‘Asian Carp’ Renamed Amid Concerns Over Racism

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Liam Sigler Contributor
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The Asian Carp Regional Coordinating Committee, following a recent rebranding movement concerned about racism, will change the fish’s name to “invasive carp” by Aug. 2, according to The Associated Press (AP).

Minnesota Sens. Foung Hawj and John Hoffman began the initiative in 2014 by instituting a measure which mandated that Asian Carp be referred to as Invasive Carp by all Minnesota Agencies, according to AP. Other notable government agencies have fallen suit, including the U.S. Fish and Wildlife Service in April 2021. 

Citing racism as a key factor in the redesignation, the Director of the U.S. Fish and Wildlife Service’s Regional Office, Charles Wooley, explained that the organization “Wanted to move away from any terms that cast Asian culture and people in a negative light,” AP reported. (RELATED: Michael Jordan Catches A 25-Pound Dolphin During North Carolina Fishing Tournament)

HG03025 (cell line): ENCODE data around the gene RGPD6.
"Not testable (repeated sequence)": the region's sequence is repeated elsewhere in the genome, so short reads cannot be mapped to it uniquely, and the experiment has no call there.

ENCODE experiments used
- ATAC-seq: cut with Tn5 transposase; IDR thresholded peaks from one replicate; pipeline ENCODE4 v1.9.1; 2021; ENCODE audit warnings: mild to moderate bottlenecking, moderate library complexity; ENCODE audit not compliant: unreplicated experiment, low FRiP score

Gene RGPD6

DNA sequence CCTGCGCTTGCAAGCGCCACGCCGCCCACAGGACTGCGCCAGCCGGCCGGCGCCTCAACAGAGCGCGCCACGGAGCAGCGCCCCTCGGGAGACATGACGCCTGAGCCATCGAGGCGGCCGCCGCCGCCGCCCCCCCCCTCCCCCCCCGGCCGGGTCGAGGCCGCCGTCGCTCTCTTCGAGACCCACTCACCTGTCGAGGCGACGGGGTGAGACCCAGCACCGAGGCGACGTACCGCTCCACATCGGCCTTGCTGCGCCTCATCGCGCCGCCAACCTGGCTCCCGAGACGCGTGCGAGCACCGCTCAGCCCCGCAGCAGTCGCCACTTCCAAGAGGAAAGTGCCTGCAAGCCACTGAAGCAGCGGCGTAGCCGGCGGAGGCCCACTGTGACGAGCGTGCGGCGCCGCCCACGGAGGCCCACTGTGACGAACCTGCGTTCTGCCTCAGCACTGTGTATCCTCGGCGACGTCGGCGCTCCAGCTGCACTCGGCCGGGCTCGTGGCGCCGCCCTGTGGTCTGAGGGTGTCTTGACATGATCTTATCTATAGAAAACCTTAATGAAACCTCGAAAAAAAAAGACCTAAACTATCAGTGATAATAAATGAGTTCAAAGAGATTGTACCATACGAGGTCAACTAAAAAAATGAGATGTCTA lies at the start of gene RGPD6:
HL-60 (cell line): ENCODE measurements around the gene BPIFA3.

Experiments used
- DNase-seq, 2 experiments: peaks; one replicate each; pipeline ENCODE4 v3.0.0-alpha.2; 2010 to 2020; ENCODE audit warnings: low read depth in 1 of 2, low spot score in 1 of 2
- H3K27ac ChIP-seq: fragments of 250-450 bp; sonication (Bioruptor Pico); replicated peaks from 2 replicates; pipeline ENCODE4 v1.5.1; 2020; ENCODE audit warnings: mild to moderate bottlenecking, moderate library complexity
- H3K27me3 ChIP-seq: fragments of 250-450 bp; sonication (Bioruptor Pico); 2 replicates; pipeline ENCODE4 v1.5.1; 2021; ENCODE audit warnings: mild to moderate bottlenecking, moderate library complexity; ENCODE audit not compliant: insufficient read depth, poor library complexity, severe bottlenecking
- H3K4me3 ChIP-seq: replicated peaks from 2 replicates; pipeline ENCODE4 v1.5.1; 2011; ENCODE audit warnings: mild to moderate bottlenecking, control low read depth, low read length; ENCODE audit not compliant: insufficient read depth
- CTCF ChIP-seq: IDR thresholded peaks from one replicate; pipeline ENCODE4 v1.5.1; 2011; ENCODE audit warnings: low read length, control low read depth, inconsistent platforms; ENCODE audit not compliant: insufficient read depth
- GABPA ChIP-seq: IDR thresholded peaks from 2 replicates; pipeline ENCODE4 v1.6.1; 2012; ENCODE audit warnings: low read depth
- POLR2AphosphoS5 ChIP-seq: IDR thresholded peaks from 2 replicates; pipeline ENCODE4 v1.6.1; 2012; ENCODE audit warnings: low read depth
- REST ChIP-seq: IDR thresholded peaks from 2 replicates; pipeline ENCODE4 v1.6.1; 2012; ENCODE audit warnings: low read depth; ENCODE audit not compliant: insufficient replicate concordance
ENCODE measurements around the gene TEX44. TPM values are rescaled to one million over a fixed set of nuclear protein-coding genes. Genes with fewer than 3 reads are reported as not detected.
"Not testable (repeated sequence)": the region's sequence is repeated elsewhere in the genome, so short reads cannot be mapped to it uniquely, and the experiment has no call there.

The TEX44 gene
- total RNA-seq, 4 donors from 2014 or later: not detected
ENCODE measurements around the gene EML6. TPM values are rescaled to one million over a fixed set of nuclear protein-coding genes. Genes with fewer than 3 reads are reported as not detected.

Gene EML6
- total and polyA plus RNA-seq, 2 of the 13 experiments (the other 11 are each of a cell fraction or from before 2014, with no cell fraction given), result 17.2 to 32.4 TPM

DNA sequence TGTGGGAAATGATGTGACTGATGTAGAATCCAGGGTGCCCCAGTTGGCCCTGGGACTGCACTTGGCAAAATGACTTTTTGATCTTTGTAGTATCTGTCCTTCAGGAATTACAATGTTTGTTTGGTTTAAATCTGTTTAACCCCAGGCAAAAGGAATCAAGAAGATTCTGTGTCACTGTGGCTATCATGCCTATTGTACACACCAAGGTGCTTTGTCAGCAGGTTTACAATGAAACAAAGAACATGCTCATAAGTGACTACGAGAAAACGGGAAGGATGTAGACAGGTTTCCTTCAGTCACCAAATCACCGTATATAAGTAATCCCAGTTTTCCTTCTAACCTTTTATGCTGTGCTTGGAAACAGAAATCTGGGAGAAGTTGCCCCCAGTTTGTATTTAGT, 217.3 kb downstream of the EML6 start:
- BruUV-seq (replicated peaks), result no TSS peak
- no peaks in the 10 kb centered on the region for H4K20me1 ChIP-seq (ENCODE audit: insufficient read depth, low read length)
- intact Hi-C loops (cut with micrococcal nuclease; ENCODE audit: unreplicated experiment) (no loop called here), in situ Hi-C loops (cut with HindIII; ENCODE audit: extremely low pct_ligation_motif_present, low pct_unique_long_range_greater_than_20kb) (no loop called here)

The efforts to sanitize the term “Asian Carp” are also spurred on by the fish’s impact on waterways and the billion-dollar fishing industry. Varying species of Asian Carp eat plants and seafood critical to marine wildlife and cause collisions with boaters, according to AP. 

Utilized only sparingly as bait and in a few other ways, campaigns like the Illinois “Perfect Catch” marketing strategy are being implemented to encourage others to fish for Asian Carp as an attractive, alternative source of fresh fish, AP reported. 

Simply purging the Asian Carp population is not a realistic option according to the Asian Carp Regional Coordinating Committee. Instead, the organization advocates for “targeting control” and erecting electrical and physical obstructions as one of the many methods of fighting the invasive species. 

A major goal of the Asian Carp rebranding initiative is for the Food and Drug Administration to implement the “invasive carp” terminology into its official lexicon of interstate commerce, AP reported.